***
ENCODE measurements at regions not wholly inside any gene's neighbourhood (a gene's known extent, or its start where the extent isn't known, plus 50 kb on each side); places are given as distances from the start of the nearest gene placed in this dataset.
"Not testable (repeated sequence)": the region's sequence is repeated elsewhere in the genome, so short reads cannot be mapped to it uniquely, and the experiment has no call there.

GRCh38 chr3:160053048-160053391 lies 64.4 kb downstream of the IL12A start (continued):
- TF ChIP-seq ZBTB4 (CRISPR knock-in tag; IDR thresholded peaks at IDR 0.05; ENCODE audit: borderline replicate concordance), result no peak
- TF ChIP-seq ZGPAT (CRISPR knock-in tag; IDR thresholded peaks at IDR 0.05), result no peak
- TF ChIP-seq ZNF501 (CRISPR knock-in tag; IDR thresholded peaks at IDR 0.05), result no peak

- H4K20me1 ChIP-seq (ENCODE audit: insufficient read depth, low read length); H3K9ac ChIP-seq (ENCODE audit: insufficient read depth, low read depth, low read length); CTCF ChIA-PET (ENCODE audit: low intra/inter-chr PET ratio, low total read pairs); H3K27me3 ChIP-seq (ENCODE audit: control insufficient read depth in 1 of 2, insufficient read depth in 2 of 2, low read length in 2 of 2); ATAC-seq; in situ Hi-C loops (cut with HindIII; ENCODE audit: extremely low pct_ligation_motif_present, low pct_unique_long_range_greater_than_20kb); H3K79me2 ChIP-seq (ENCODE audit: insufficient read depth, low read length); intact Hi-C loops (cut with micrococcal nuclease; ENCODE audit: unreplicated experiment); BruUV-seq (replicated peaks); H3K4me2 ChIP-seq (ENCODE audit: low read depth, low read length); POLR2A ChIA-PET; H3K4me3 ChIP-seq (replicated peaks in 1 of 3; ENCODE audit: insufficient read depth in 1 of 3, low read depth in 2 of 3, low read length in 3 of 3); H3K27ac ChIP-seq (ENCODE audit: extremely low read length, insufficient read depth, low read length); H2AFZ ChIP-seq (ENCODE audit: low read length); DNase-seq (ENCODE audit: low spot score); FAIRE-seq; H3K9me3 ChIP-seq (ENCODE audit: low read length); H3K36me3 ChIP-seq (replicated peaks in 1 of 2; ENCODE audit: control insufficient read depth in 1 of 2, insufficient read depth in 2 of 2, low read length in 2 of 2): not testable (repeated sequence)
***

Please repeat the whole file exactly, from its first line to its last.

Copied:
ENCODE measurements at regions not wholly inside any gene's neighbourhood (a gene's known extent, or its start where the extent isn't known, plus 50 kb on each side); places are given as distances from the start of the nearest gene placed in this dataset.
"Not testable (repeated sequence)": the region's sequence is repeated elsewhere in the genome, so short reads cannot be mapped to it uniquely, and the experiment has no call there.

GRCh38 chr3:160053048-160053391 lies 64.4 kb downstream of the IL12A start (continued):
- TF ChIP-seq ZBTB4 (CRISPR knock-in tag; IDR thresholded peaks at IDR 0.05; ENCODE audit: borderline replicate concordance), result no peak
- TF ChIP-seq ZGPAT (CRISPR knock-in tag; IDR thresholded peaks at IDR 0.05), result no peak
- TF ChIP-seq ZNF501 (CRISPR knock-in tag; IDR thresholded peaks at IDR 0.05), result no peak

- H4K20me1 ChIP-seq (ENCODE audit: insufficient read depth, low read length); H3K9ac ChIP-seq (ENCODE audit: insufficient read depth, low read depth, low read length); CTCF ChIA-PET (ENCODE audit: low intra/inter-chr PET ratio, low total read pairs); H3K27me3 ChIP-seq (ENCODE audit: control insufficient read depth in 1 of 2, insufficient read depth in 2 of 2, low read length in 2 of 2); ATAC-seq; in situ Hi-C loops (cut with HindIII; ENCODE audit: extremely low pct_ligation_motif_present, low pct_unique_long_range_greater_than_20kb); H3K79me2 ChIP-seq (ENCODE audit: insufficient read depth, low read length); intact Hi-C loops (cut with micrococcal nuclease; ENCODE audit: unreplicated experiment); BruUV-seq (replicated peaks); H3K4me2 ChIP-seq (ENCODE audit: low read depth, low read length); POLR2A ChIA-PET; H3K4me3 ChIP-seq (replicated peaks in 1 of 3; ENCODE audit: insufficient read depth in 1 of 3, low read depth in 2 of 3, low read length in 3 of 3); H3K27ac ChIP-seq (ENCODE audit: extremely low read length, insufficient read depth, low read length); H2AFZ ChIP-seq (ENCODE audit: low read length); DNase-seq (ENCODE audit: low spot score); FAIRE-seq; H3K9me3 ChIP-seq (ENCODE audit: low read length); H3K36me3 ChIP-seq (replicated peaks in 1 of 2; ENCODE audit: control insufficient read depth in 1 of 2, insufficient read depth in 2 of 2, low read length in 2 of 2): not testable (repeated sequence)